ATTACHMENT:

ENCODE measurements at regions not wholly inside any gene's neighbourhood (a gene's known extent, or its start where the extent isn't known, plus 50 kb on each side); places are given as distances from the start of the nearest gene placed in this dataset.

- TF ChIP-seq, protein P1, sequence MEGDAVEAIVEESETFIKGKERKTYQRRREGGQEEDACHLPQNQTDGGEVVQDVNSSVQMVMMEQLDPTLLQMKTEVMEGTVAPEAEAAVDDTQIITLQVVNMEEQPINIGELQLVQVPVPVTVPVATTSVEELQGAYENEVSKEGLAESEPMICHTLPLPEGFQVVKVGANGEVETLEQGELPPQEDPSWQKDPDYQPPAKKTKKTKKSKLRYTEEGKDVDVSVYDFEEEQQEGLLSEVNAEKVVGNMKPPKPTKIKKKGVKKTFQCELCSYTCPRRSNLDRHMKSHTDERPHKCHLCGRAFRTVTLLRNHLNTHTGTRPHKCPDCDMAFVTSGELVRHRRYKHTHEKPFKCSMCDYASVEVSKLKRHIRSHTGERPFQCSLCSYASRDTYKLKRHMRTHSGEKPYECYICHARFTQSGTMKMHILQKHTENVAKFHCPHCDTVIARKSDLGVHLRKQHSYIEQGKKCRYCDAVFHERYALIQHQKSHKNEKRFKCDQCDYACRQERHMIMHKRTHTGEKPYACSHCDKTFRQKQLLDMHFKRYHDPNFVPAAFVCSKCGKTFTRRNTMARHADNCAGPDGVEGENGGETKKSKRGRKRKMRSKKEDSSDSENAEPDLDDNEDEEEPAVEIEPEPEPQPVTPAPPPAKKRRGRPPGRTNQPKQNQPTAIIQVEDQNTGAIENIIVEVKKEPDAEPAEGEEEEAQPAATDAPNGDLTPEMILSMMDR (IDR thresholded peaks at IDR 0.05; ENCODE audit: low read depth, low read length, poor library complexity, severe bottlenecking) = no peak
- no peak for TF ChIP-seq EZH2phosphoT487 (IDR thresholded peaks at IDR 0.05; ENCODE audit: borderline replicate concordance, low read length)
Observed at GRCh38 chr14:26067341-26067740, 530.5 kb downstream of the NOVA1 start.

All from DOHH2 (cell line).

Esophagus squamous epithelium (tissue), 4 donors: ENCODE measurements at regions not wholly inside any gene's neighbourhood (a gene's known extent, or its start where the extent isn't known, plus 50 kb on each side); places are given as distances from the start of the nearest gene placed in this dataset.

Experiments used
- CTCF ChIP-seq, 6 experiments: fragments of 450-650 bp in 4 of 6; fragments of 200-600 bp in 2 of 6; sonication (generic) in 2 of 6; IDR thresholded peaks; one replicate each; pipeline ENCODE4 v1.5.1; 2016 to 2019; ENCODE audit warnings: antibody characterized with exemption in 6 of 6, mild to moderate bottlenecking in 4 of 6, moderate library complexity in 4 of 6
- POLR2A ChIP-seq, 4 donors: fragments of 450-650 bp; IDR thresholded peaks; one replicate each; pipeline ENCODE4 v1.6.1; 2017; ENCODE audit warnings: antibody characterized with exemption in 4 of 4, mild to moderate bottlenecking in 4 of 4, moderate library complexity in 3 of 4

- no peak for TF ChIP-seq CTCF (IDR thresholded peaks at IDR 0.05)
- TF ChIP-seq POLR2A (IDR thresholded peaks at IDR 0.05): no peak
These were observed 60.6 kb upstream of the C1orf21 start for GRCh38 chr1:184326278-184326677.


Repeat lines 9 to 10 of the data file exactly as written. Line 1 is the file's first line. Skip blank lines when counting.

- POLR2A ChIP-seq, 4 donors: fragments of 450-650 bp; IDR thresholded peaks; one replicate each; pipeline ENCODE4 v1.6.1; 2017; ENCODE audit warnings: antibody characterized with exemption in 4 of 4, mild to moderate bottlenecking in 4 of 4, moderate library complexity in 3 of 4

- no peak for TF ChIP-seq CTCF (IDR thresholded peaks at IDR 0.05)